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A diagram of the pricing of derivatives with cap-floors.

Pricing Derivatives with Caps and Floors

At GoldenSource we are working on some projects that involve the sourcing and validating of cap-floor data. The data primarily comes from brokers who make two-way markets in caps and floor trades. They sell the resulting market data to banks and other customers who use the data to price their derivative portfolios. This week’s note talks about how cap-floor data is used when pricing interest rate derivatives.

A cap is a type of interest rate option. It gives the holder the right to receive payments if the interest rate (IR) rises above the strike price. A floor pays if the IR falls below the strike. Caps and floors are liquid OTC IR options. Their vanilla nature means they can be valued using standard Black-Scholes-Merton (BSM)-type models.

However, the BSM model has two limiting assumptions. The first is it assumes that the volatility of an IR is constant over time. This is incorrect. Empirical evidence tells us that IR volatility changes over time. It is stochastic and typically arrives in clusters. The second is that the IR is flat over time. Again, this is incorrect. An IR has a term structure that contains different, though highly correlated, IRs depending on the length of time that money is lent. Cap and floor prices modelled using BSM are displayed on a grid by the brokers and banks advertising their quotes. Implied volatility (IVs) can be derived from either cap or floor prices. The convention is for the grid to contain floor prices (or IVs) for lower strikes and cap prices (or IVs) for higher strikes. When plotted on a 3-D chart using the tenor and strike as the axes, the grid becomes a surface. The brokers, e.g., ICAP or Tullets, who advertise the prices, specify the conventions they use when calculating the cap and floor prices.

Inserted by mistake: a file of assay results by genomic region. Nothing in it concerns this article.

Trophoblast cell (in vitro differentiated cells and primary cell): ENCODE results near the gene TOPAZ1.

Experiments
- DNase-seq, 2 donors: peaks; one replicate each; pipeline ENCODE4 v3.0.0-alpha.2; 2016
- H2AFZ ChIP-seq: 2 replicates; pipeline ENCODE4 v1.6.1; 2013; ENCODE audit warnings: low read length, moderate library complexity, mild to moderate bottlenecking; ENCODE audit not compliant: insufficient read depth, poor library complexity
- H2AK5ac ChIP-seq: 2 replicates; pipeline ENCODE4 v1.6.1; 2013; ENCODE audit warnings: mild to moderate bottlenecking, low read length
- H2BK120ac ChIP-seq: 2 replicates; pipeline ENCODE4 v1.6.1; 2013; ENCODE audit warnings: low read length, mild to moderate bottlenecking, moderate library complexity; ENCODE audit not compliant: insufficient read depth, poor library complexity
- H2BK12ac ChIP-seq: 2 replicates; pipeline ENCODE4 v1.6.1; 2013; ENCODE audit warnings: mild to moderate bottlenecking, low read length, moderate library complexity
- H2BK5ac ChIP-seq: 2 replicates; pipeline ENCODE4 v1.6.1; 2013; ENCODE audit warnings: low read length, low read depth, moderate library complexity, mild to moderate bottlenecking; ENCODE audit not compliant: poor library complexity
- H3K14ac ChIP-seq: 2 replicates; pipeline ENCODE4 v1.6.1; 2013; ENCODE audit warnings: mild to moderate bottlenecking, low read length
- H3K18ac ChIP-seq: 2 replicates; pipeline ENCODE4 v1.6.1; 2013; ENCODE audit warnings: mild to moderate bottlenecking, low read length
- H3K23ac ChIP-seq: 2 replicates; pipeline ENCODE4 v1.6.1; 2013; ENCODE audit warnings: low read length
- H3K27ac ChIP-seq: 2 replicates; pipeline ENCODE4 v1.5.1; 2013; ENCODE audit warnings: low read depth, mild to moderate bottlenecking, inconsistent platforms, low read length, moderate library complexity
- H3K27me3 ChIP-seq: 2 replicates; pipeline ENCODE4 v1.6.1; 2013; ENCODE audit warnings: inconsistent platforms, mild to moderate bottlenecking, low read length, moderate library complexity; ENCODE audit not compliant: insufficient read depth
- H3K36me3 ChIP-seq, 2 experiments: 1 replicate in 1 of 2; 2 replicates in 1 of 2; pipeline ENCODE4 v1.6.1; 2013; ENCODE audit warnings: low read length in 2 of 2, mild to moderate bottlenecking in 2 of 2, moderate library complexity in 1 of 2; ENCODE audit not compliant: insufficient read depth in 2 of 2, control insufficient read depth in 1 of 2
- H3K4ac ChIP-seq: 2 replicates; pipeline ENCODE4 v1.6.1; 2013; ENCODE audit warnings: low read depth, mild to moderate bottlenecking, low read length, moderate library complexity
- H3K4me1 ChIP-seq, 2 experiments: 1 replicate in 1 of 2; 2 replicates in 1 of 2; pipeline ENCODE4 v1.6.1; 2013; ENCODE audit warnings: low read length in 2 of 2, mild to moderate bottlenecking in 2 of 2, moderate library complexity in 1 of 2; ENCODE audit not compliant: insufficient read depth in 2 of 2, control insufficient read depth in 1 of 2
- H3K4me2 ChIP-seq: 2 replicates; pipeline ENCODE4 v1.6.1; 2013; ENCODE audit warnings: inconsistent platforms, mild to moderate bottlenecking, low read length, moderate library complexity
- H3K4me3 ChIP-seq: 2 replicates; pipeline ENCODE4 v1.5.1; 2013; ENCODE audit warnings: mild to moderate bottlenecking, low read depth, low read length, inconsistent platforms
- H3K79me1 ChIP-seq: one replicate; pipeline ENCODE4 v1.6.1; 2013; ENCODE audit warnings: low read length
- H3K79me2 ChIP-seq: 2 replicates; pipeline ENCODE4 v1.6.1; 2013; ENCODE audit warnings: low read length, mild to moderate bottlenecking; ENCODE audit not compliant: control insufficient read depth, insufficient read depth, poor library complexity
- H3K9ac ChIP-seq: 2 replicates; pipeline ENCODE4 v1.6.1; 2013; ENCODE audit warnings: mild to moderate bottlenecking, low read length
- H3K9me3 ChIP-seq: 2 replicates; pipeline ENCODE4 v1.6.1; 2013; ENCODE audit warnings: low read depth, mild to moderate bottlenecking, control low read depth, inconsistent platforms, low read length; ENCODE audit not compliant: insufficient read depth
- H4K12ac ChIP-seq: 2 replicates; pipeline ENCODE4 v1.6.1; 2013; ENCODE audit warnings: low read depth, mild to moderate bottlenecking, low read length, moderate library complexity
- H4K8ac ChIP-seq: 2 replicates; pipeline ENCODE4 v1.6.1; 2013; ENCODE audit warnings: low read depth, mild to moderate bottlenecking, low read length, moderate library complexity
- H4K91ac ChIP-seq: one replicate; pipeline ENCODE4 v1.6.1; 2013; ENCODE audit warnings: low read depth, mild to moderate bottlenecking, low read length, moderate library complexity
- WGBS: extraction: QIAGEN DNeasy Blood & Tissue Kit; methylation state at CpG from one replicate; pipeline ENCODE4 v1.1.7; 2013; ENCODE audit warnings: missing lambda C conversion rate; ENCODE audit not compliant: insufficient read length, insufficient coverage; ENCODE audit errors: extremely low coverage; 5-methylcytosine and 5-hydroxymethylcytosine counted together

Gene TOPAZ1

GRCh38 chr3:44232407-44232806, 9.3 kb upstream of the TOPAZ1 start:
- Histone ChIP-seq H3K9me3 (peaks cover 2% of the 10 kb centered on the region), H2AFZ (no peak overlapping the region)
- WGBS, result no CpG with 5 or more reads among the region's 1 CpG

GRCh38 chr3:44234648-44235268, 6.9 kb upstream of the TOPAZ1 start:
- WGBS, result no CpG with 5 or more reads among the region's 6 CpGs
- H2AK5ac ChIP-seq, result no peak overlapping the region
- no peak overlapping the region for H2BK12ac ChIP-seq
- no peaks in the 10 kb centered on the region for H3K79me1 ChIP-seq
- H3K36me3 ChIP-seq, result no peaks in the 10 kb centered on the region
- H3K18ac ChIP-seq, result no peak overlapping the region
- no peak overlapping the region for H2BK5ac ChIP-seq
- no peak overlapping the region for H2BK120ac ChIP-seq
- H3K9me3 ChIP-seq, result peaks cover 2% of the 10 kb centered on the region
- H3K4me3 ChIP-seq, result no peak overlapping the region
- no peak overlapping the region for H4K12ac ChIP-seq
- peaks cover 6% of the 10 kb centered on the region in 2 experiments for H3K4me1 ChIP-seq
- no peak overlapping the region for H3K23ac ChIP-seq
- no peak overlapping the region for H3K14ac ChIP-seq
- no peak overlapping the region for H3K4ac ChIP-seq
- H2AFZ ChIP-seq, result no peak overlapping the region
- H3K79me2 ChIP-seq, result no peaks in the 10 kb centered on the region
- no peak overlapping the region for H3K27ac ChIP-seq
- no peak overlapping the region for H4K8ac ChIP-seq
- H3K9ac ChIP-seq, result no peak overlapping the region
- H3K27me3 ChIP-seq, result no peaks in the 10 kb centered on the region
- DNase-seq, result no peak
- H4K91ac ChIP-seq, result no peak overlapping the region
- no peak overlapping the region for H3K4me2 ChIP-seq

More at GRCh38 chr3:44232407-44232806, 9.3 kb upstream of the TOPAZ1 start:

The IV content of the cap-floor grid leads to the grid having a second purpose. It is used to calibrate the parameters of models that have evolved to attempt to address these two limiting assumptions (constant volatility, constant IR) of BSM. The grid in the diagram below has two dimensions, a strike dimension and a term structure dimension which contain information on changes in volatility due to a) the term structure, and b) the random nature of IR volatility. The Hull-White (HW) model is a commonly used model for the behaviour of IR, i.e. dr(t), as it changes over time. The stochastic differential equation (SDE) that underlies it contains three parameters, long-term mean, mean-reversion, and volatility. Calibrating these parameters requires tuning them until the model re-prices exactly all of the options on the cap-floor grid. By doing so, the parameters are infused with the information that the grid contains on both term structure and the randomness of the IR’s volatility. The tendency of the IR to mean-revert to its term structure trajectory is also captured. With its parameters thus infused, the SDE is empowered to act as the basis for the modelling and simulation of the IR over time. Analytical solutions to the PDE, Monte Carlo simulation, lattice methods, and finite difference methods are the four main approaches that use the SDE.

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